Gosh, is it that time of year again?!
Making resolutions can be a wonderful way to set your year’s intentions and focus. They can also end up a completely futile, even negative task, leaving you disappointed and dissatisfied.
According to 2017 statistics, merely 9.2% of respondents felt they were successful in achieving their resolutions! That’s pretty slim.
Huffington Post writer, Carolyn Gregoire, thinks we’re a little too ambitious with our resolutions, leaving very little wriggle room for the realities of our lives. I agree with her to an extent.
We tell ourselves that this will be the year we’ll give up carbs, go running every morning, become a vegan or quit drinking.
An extent – because sometimes, specific goals create something tangible and clear.
So how can you make your 2018 goals positively beneficial?
1. Yes, do be realistic.
If you can break down that ambitious goal into something realistic, then go for it!
2. Be specific.
Fine tune the details so you know exactly what steps you need to take to achieve the goal.
3. Measure it.
How will you even know you’ve achieved your goal!?
4. Perhaps have a theme.
This is something I’ve done for a few years. Set a theme for the year. An example from my past years include; ‘the year of the gut’ – in this year I wanted to get a hold on my gut issues, meaning committing to getting laboratory testing, Coeliac testing, hydrogen breathe testing, going gluten-free, reintroducing dairy after a negative lactose test, overall learning more about my gut health, (later discovering I had constipation-dominant IBS). The year of the gut was also about my intuition; a year, where I wanted to trust my gut more and make decisions with love, and less with my head.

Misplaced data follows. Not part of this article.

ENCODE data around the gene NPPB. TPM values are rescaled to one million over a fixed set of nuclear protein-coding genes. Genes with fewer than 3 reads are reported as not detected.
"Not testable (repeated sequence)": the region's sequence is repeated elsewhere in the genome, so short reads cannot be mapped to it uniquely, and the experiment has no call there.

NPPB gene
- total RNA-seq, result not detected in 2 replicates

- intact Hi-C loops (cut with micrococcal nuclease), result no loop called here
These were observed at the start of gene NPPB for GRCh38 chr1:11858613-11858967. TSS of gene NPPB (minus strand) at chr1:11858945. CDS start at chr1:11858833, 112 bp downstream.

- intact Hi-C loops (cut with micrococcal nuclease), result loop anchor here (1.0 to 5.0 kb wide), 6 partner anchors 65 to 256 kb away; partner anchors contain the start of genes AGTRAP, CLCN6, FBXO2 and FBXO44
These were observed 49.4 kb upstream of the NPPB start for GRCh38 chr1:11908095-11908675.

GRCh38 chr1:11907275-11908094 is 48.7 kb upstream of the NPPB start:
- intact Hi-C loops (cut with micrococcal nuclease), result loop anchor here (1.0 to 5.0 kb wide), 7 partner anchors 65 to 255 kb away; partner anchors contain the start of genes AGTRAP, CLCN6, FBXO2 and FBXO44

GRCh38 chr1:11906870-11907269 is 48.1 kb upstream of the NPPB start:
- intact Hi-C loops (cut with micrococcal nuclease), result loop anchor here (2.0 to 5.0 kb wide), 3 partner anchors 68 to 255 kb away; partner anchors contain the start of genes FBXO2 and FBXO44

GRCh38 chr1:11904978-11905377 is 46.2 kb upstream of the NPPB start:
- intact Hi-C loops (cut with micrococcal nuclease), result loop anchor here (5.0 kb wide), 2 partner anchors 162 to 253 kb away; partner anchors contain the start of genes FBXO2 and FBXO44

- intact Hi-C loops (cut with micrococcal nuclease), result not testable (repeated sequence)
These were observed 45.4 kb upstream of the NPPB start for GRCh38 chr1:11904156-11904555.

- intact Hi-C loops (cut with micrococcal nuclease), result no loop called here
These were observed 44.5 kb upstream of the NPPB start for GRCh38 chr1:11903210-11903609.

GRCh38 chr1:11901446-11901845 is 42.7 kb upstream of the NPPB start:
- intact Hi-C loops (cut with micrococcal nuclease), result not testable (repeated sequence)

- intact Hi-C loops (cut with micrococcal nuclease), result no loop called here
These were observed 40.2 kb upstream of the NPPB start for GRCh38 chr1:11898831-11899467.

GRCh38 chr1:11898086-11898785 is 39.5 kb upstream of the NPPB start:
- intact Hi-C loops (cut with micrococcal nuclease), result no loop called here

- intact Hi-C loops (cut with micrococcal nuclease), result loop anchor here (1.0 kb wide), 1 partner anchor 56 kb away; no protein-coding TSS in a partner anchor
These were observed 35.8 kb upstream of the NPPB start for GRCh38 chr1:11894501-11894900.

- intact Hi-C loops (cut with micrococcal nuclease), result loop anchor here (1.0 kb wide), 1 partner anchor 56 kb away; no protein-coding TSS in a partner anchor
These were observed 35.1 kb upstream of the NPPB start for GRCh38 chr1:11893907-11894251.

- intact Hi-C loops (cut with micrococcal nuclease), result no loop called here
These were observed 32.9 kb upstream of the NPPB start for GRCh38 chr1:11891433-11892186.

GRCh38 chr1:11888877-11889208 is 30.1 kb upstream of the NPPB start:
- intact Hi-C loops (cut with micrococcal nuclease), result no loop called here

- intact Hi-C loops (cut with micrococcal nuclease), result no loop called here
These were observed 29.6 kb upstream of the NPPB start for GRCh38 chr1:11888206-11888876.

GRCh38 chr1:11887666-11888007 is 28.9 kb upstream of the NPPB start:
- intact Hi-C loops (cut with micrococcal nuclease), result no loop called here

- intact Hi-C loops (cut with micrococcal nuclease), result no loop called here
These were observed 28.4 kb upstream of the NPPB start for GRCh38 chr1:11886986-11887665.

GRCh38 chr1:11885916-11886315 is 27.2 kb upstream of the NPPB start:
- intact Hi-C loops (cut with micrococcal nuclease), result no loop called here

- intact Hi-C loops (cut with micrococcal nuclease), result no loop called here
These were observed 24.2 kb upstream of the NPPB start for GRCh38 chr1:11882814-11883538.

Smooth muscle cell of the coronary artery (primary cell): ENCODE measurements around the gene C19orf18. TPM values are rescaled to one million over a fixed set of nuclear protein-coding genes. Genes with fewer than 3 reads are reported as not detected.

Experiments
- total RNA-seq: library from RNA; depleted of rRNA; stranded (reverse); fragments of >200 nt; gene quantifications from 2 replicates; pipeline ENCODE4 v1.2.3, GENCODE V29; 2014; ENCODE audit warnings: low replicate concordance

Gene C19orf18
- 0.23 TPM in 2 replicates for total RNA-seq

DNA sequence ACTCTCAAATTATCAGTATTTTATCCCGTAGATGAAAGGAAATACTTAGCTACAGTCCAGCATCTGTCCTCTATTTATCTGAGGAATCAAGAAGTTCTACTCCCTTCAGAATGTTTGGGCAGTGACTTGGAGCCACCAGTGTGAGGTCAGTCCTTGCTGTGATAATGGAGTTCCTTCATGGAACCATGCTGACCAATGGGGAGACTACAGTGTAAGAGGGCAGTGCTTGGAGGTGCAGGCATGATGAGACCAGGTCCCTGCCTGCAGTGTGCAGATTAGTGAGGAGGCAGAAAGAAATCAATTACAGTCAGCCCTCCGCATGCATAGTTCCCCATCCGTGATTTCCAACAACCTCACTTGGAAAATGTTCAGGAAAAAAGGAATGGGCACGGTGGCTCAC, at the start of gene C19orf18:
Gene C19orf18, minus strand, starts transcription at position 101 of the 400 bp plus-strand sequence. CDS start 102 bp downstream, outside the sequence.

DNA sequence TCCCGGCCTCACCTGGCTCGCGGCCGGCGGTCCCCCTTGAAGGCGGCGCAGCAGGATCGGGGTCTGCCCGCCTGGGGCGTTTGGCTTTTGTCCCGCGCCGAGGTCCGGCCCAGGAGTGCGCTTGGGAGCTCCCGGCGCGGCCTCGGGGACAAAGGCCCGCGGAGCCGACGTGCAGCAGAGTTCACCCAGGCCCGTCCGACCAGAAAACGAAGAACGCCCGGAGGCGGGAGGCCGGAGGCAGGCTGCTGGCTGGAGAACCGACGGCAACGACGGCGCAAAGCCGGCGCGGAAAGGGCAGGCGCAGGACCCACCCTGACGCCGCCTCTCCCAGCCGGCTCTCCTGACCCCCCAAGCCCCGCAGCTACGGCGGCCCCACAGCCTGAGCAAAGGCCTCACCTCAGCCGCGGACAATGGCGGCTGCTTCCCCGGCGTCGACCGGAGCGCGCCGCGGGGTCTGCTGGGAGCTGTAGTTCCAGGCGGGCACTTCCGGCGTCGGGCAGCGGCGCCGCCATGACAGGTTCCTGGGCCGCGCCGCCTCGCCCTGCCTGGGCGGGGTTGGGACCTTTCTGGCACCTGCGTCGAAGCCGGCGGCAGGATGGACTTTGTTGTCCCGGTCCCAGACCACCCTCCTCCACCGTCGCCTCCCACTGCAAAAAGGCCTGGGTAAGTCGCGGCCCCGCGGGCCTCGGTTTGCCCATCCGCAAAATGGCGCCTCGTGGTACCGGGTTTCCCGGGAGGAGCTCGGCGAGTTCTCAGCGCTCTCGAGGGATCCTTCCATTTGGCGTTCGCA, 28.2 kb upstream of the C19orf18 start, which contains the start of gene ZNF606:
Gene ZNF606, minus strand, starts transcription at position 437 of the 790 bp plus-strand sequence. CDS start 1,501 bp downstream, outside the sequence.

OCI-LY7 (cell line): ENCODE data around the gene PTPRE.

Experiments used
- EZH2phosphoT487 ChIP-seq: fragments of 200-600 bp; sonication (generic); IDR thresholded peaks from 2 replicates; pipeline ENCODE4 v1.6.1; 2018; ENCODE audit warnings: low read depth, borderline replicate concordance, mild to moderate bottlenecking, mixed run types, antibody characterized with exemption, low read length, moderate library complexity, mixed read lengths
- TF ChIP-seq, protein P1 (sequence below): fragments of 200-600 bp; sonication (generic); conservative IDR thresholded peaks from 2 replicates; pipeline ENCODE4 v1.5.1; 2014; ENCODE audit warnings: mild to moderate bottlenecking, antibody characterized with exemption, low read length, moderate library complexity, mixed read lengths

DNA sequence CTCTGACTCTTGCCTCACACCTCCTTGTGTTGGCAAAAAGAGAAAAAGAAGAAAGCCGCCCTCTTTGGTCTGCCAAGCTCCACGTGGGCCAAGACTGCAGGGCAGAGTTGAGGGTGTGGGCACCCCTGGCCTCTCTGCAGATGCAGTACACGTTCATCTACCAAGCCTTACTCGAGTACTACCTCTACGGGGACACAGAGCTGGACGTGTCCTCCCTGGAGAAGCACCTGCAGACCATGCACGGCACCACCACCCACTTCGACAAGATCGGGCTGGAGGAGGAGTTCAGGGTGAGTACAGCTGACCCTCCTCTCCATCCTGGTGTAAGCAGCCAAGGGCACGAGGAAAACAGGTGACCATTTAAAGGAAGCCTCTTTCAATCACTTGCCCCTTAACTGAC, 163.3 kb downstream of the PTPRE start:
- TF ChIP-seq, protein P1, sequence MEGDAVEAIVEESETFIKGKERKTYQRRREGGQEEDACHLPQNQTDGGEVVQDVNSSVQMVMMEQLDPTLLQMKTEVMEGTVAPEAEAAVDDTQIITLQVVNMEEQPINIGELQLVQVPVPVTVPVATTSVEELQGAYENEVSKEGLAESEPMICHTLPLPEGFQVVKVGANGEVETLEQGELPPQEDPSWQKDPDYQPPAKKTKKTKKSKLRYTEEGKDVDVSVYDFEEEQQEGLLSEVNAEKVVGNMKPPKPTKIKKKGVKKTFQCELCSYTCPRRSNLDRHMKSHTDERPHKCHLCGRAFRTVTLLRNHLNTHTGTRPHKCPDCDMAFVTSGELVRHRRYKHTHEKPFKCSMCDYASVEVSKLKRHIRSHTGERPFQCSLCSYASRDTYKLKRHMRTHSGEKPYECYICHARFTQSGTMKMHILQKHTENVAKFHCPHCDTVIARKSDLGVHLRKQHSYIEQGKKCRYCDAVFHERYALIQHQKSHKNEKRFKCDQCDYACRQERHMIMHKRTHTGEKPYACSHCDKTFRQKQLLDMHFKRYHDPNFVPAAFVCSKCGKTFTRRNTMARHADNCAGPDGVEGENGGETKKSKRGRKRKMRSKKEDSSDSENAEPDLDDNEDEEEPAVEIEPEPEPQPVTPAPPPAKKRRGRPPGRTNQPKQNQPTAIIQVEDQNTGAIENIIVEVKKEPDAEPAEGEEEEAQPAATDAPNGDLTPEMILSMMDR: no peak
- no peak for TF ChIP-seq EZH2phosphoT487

So where am I at this year?
After some thought, I want to fear stress less. I’ve realized that fearing stress has been contributing to indecision. Is there such thing as stress trauma? Because I think I have been suffering this after my big crash and burn a few years ago! So this year, I want to stop avoiding taking on work, but still be realistic about my workload. After all, I’m currently a full-time mum.
I also want to keep working on refining my health and the specific ingredients that work for me.
Improve my cardiovascular fitness. I’m shocking here, convinced I’m just not built for endurance exercise, so realistically I’d like to hit 5 km of steady state cardio (I’m currently just over half this before my lungs, hips and knees give way).